Cobblers about Memory

January 28, 2018

Cobblers about Memory  

One of my reception children had succeeded in flattening another boy during playtime. At the end of the day, I called in the parent of the guilty child.

“Mrs. Bling, you are aware that your child is responsible

for seriously injuring another boy in the playground?”

“Yes, I can see that. But he was on antibiotics at the time.”



So what is there to feel guilty about? Well, parenthood is about guilt. Ask any parent – it comes with the territory. In every ante-natal class there should be a risk assessment form available ……………

“Are you prepared to feel guilty for the rest of your life?”

My parents came from a generation which felt they had completed the task of parenthood by having me, thus ensuring that the family genes lived on. Of course I was well-fed and watered, but it was mainly up to me how I fared;

“You make your bed – you lie in it.”


These days, parents feel that they can never do enough for their children. Try to separate out what is normal parental guilt, and what guilt is generated by being the parent of a dyslexic child. Then we can weed out what aspects of a dyslexic profile create guilt and what, if anything, we can do about it.


Weak Memory.

This is a fundamental characteristic of Dyslexia. If you’ve got it, you’ve got it forever, like the colour of your eyes.  The nature and severity does vary from individual to individual. We all need a reasonable amount of memory to get us through our daily routines. The consequences of a weak memory can have an impact on all relationships. As a parent, you feel guilty because you are constantly giving reminders. Every morning you are on the verge of being late because your child has forgotten something. You are always apologising because your child forgets to take things to school/ bring things home/ confuses homework. You seem to be practising the same old spellings and tables. These are all the consequences of a weak memory.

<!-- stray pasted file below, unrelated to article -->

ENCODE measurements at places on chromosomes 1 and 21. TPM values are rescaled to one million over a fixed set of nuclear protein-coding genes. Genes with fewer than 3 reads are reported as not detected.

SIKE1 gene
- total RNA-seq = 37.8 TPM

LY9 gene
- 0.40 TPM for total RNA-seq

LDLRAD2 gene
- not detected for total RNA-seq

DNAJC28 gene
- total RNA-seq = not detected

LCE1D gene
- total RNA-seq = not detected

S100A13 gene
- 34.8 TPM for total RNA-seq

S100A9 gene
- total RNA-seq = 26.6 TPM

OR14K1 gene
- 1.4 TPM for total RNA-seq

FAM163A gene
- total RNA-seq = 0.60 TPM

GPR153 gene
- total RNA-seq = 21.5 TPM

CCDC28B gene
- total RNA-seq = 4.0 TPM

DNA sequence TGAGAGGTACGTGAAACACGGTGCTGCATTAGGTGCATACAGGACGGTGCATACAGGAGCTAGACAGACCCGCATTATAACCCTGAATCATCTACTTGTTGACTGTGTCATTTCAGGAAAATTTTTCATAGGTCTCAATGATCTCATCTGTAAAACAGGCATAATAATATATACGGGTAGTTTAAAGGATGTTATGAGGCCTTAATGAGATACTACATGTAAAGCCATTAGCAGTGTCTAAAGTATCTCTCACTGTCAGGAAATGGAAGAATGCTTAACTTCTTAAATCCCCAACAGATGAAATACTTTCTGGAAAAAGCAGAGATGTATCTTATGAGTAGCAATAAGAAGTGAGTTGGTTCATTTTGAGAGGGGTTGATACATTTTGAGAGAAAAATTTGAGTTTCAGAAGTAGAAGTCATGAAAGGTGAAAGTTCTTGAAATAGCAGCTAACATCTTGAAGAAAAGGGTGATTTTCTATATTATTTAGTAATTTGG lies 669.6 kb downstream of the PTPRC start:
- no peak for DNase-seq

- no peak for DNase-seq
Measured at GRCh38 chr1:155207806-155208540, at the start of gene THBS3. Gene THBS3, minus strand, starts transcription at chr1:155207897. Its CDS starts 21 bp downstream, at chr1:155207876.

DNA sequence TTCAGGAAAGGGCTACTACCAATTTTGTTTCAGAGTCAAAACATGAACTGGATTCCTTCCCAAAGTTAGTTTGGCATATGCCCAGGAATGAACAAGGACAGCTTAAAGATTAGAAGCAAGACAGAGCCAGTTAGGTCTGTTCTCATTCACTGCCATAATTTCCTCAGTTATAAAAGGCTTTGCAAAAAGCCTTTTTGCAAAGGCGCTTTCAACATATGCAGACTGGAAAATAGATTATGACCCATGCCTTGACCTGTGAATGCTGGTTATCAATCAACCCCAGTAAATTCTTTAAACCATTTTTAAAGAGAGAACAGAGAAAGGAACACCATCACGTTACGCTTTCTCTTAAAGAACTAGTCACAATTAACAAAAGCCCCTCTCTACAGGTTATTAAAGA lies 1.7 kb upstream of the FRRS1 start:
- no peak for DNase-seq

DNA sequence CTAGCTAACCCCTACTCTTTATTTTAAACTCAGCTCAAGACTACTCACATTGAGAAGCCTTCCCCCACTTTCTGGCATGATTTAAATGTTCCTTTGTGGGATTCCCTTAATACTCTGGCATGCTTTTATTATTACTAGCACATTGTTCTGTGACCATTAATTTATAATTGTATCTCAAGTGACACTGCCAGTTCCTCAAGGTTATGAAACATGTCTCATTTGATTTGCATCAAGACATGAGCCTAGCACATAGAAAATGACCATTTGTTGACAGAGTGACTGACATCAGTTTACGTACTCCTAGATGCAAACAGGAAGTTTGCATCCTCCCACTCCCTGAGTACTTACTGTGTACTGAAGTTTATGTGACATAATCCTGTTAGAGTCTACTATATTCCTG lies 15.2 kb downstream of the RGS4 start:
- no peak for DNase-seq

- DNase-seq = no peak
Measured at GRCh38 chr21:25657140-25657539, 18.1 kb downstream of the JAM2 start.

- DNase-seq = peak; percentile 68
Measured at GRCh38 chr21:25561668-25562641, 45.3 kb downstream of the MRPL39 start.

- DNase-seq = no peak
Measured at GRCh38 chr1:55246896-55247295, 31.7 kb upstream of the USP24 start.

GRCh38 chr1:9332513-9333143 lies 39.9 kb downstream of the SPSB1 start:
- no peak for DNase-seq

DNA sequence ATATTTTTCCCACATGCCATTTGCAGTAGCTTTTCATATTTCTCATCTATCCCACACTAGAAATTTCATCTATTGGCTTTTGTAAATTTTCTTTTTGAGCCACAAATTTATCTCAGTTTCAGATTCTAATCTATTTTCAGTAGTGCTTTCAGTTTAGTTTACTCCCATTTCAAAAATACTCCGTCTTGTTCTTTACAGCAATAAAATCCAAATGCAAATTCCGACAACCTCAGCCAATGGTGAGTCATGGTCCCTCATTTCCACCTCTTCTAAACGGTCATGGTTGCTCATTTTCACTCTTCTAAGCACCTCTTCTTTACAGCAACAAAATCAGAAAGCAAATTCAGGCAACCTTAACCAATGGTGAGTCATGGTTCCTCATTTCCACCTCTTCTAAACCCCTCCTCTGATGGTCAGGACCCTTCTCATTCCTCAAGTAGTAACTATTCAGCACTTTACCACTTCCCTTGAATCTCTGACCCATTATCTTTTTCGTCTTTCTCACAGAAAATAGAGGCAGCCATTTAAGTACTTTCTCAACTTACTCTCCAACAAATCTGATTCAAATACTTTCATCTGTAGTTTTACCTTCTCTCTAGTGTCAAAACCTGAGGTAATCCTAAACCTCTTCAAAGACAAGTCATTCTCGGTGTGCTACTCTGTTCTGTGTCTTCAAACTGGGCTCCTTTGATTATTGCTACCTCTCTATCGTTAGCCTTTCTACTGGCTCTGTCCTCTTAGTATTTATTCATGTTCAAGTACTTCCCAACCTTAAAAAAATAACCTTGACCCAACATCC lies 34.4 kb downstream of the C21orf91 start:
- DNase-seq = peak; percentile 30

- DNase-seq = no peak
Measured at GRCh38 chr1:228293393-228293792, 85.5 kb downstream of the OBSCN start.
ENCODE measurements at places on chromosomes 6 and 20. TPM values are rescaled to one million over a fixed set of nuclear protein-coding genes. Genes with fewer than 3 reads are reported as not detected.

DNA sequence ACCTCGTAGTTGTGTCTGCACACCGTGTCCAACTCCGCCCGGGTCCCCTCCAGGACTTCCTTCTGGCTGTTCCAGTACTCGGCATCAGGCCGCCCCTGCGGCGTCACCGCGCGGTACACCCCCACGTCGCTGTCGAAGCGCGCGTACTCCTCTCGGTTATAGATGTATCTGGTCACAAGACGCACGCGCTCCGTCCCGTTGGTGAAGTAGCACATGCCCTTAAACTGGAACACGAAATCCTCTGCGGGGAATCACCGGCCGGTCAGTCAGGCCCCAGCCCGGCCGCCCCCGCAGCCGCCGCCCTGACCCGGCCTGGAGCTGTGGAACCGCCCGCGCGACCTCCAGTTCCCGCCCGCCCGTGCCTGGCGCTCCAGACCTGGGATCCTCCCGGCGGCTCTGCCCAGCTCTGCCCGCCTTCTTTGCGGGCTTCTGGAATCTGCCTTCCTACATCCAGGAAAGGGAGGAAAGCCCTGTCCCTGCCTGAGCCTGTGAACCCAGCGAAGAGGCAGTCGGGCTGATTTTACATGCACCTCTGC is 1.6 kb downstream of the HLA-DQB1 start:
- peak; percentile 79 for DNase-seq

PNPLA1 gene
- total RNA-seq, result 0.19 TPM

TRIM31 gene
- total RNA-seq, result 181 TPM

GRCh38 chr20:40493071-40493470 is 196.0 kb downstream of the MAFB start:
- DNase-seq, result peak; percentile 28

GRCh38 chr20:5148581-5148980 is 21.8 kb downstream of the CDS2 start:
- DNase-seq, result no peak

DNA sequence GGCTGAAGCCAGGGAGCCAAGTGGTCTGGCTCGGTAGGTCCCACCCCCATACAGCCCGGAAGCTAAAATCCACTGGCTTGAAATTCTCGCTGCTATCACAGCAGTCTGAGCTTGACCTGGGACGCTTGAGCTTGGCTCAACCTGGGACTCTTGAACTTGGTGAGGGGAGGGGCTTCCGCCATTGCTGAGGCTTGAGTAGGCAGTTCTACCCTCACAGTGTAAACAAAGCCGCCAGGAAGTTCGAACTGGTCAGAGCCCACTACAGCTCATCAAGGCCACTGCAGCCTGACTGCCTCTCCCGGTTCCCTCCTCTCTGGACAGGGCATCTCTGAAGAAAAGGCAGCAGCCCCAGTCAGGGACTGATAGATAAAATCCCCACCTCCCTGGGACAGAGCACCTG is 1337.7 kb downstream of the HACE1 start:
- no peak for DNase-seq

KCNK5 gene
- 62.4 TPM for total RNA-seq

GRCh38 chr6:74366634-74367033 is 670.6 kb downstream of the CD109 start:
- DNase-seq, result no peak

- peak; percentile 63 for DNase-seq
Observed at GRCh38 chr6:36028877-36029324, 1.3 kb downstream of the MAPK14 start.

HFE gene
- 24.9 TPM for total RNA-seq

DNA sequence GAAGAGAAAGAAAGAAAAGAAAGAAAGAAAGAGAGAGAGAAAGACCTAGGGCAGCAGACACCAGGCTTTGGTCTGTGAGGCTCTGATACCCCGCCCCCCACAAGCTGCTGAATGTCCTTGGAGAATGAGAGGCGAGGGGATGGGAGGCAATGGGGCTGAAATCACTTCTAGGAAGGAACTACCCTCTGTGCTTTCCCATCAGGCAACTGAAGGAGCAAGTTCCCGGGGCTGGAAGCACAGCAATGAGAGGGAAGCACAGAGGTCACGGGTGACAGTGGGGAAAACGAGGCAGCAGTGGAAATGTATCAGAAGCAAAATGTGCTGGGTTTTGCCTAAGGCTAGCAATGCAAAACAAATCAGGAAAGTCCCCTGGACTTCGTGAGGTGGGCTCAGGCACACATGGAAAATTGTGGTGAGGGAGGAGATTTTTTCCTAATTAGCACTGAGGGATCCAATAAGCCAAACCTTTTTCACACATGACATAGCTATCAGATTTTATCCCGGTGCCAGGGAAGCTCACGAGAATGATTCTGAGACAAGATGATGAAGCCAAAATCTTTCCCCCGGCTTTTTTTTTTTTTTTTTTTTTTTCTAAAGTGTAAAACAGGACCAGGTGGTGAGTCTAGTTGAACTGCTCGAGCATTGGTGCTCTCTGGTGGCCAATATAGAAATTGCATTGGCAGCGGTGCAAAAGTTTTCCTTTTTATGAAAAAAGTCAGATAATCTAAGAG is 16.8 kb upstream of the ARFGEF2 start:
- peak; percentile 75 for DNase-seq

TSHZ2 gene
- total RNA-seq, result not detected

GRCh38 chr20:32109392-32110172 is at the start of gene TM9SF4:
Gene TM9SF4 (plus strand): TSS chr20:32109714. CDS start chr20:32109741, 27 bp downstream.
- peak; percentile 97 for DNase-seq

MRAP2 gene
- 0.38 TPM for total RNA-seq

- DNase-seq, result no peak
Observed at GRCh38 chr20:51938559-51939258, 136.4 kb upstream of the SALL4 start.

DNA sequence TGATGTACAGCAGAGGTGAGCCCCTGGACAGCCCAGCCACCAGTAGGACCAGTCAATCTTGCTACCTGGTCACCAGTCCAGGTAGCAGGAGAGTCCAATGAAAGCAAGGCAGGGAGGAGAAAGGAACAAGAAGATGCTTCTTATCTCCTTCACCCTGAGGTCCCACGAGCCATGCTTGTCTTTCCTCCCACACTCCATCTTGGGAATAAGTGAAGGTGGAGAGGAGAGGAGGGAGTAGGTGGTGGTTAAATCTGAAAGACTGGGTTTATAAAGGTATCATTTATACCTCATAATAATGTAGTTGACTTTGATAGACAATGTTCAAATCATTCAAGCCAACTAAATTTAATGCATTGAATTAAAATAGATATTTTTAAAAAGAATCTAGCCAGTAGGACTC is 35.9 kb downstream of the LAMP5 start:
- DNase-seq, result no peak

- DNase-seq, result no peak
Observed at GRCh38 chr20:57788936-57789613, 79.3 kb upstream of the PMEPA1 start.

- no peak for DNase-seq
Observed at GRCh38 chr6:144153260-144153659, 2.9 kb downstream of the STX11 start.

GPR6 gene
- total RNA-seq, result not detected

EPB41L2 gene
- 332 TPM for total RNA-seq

As far as I am aware, there is no known lasting cure. Over the years, therapies have become available which claim to significantly improve working memory. They tend to be very expensive, so do your homework first. Some do show benefits in the short term, but most of these therapies have not been around long enough to allow research-based evidence of any long-term benefits.

A dyslexic’s memory skills are underused, partly because from a very early age, parents tend to do things for them – anything for a quiet life. If your child is taking ages to get ready for school, it is much easier to dress them, pack their book folder, sort out their homework etc. However, this limits the opportunities to learn independence and self-worth. You must consciously work out how much responsibility you are going to give to your dyslexic child, without going nuts!

Success really is about coming to terms with the fact that

your child will benefit from developing coping strategies.


Your life will revolve around “external memories.” At a simple level these are visual time-tables, calendars, and diaries. The technology is out there – so use it! Mobile-phone reminders, computer calendars…..there is no end of stuff. My friend Eve, who has a very dyslexic son, swears by using Post-its. The house is decorated with scraps of luminous paper bearing reminders.

Keep all school stuff in one place – preferably in a box by the front door, ready to pick up as you go out. Lay out school uniform the night before. For children who have real problems putting clothes on in the correct order, teach them to stack their clothes in the order in which they dress. Start buttoning shirts from the bottom instead of the neck. Buy Velcro fastenings on shoes – tying laces requires a good working memory!

The scenario to avoid is constantly giving verbal reminders. This is perceived as ‘nagging’ and drives you and everyone else up the wall! And anyway, children don’t listen. Be honest- nobody listens! Take time to practise strategies and allow your child to develop the responsibility of using them. I have had a child turn up to school in his pyjamas because he continually ignored the morning routine. He only did it once! Let them take the consequences – it is called ‘tough-love’.

For more ideas, read……………….

‘Cobblers about Memory Strategies ‘

Cobblers about GuiltCobblers about Memory Strategies


Call Sheila if you wish to find out more.

01297 445464